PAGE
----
Chapter6(1804)

Chapter6(1804) - Ch6/MATH1804/YMC/2009-10 1 Chapter 6...

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Ch6/MATH1804/YMC/2009-10 1 Chapter 6. Integration 6.1. The Fundamental Theorem of Calculus The principal theorem of this section is the Fundamental Theorem of Calculus , which is the central theorem of integral calculus. It provides a connection between the operations of differentiation and integration, enabling us to compute integrals using an antiderivative of the integrand function. Definition 6.1 An antiderivative of the function f is a function F such that F 0 ( x ) = f ( x ) Example 6.2 function f ( x ) 1 2 x cos x sin 2 x + 4 x 3 sec 2 x antiderivative F ( x ) x x 2 sin x - 1 2 cos 2 x + x 4 tan x Remark 6.3 Note that if F 1 and F 2 are antiderivatives of f , then F 1 ( x ) - F 2 ( x ) = C , where C R . In other words, if F is an antiderivative of f , then every antiderivative of f has the form F ( x ) + C where C is an arbitrary constant. We call the function F ( x ) + C the indefinite integral of f ( x ) , and we write Z f ( x ) dx = F ( x ) + C where C is a constant Properties of the Indefinite Integration 1. Z k dx = kx + C where k is constant. 2. Z kf ( x ) dx = k Z f ( x ) dx where k is constant. 3. Z ( f ( x ) ± g ( x )) dx = Z f ( x ) dx ± Z g ( x )) dx .

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Ch6/MATH1804/YMC/2009-10 2 Basic Integration Formulas 1. Z x n dx = x n +1 n + 1 + C for n 6 = - 1 . 2. Z 1 x dx = Z dx x = ln | x | + C . 3. Z e x dx = e x + C Integration Formulas for Trigonometric Functions Z sin x dx = - cos x + C Z cos x dx = sin x + C Z sec 2 x dx = tan x + C Z sec x tan x dx = sec x + C Z csc 2 x dx = - cot x + C Z csc x cot x dx = - csc x + C The definite integral of f ( x ) over the interval [ a, b ] is denoted by Z b a f ( x ) dx. The numbers a and b are called limits of integration ; a is the lower limit and b is the upper limit . Suppose that the graph of f ( x ) over the interval [ a, b ] looks like the following: The geometric interpretation of the definite integral is that Z b a f ( x ) dx = Area of the region bounded by the curve y = f ( x ) , the x -axis, and the lines x = a and x = b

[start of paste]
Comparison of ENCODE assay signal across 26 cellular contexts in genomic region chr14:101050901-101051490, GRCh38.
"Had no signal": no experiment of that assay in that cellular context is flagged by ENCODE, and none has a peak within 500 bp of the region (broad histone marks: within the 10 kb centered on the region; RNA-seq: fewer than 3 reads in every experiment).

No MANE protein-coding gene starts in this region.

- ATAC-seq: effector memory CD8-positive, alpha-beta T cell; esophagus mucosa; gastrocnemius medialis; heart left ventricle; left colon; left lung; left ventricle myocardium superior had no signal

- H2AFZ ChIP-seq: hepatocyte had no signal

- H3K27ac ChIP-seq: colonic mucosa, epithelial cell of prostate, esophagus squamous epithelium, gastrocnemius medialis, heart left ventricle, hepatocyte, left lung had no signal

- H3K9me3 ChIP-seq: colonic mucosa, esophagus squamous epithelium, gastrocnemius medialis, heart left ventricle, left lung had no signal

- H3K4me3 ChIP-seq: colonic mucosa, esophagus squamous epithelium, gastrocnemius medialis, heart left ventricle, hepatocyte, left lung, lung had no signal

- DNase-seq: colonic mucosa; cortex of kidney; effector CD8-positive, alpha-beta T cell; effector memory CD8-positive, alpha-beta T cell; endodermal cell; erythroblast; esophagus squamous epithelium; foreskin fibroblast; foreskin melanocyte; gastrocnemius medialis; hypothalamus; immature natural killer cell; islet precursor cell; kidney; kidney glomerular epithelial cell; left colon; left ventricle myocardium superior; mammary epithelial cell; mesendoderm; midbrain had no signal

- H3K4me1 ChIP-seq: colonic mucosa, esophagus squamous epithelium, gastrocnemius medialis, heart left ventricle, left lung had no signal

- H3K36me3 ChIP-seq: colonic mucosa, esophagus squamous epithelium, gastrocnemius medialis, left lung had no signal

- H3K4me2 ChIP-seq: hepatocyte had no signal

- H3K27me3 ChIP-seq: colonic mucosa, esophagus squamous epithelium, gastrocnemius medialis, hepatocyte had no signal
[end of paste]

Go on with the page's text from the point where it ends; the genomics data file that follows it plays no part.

Ch6/MATH1804/YMC/2009-10 3 Properties of Definite Integrals 1. Z b a f ( x ) dx = - Z a b f ( x ) dx 2. Z a a f ( x ) dx = 0 3. Z b a k f ( x ) dx = k Z b a f ( x ) dx where k is any number 4. Z b a ( f ( x ) ± g ( x )) dx = Z b a f ( x ) dx ± Z b a g ( x ) dx 5. Z c a f ( x ) dx = Z b a f ( x ) dx + Z c b f ( x ) dx . This property means that the definite integral over an interval can be expressed in terms of definite integrals over subintervals. We now state the Fundamental Theorem of Calculus in two parts: Theorem 6.4 ( Fundamental Theorem of Calculus (I) ) Let f : [ a, b ] -→ R be continuous on [ a, b ] .

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